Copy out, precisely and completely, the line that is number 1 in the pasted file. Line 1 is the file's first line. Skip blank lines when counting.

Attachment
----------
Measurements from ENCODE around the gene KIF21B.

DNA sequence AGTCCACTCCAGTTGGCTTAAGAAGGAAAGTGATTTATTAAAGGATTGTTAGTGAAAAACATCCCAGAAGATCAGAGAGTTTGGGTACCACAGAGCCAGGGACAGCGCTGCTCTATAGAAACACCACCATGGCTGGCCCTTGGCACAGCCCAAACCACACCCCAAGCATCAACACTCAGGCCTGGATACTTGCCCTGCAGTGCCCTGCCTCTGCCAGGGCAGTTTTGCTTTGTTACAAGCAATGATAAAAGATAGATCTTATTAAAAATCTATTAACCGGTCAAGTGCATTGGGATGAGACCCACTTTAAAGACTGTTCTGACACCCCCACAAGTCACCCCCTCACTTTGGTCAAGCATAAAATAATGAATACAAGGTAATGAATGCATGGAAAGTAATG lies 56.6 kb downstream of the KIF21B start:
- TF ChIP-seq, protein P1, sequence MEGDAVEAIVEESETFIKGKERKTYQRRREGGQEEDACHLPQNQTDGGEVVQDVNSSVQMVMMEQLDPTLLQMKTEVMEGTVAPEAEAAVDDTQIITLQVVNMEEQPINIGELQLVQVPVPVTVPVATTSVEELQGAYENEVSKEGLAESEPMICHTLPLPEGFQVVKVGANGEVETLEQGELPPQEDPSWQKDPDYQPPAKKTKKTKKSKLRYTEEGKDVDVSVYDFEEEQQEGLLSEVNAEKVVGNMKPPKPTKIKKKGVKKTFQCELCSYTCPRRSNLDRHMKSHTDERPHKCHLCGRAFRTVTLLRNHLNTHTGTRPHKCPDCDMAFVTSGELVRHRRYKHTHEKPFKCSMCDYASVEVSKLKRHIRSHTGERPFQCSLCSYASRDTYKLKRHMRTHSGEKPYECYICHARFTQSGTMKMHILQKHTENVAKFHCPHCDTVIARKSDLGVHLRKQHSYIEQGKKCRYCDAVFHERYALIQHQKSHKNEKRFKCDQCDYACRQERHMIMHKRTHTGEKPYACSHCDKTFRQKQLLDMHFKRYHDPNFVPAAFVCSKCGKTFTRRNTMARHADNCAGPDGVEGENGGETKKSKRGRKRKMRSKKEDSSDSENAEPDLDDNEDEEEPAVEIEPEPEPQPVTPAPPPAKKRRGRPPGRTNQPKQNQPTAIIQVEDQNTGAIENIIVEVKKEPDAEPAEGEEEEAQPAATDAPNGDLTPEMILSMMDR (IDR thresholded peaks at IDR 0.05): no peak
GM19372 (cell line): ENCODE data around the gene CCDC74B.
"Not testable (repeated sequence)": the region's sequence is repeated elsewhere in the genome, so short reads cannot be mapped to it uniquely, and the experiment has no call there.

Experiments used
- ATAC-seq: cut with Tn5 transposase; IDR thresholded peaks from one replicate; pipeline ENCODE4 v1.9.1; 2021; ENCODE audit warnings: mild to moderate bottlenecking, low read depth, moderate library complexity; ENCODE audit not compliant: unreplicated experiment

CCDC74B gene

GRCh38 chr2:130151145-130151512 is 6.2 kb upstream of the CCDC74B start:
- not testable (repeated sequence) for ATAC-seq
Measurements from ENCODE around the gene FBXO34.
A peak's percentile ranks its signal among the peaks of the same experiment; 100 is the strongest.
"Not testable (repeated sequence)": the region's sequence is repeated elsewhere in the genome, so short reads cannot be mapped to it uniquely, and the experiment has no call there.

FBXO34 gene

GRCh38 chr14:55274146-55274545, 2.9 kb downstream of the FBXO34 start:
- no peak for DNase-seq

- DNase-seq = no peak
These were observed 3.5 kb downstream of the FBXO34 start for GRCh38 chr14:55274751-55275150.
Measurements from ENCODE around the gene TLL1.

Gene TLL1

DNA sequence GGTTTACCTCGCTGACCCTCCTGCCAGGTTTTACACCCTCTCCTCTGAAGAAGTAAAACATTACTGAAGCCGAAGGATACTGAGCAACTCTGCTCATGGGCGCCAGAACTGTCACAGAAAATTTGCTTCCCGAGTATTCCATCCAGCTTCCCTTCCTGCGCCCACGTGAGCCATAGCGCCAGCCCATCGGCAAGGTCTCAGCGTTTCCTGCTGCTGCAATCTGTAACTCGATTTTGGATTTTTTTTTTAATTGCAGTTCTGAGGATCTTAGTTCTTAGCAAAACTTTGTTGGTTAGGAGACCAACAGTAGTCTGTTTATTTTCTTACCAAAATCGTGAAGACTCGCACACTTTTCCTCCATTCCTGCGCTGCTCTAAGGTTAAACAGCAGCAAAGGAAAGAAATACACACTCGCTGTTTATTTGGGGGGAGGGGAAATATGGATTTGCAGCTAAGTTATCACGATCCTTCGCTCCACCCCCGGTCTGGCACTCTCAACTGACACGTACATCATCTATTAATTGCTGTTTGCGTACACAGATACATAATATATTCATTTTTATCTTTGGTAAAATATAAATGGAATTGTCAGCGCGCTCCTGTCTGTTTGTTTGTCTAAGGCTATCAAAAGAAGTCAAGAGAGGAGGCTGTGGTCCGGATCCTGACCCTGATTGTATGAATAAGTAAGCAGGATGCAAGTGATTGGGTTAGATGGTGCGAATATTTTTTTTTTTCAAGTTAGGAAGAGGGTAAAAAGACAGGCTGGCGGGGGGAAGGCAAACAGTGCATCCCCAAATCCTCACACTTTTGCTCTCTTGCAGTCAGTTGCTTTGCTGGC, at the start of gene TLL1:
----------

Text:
Measurements from ENCODE around the gene KIF21B.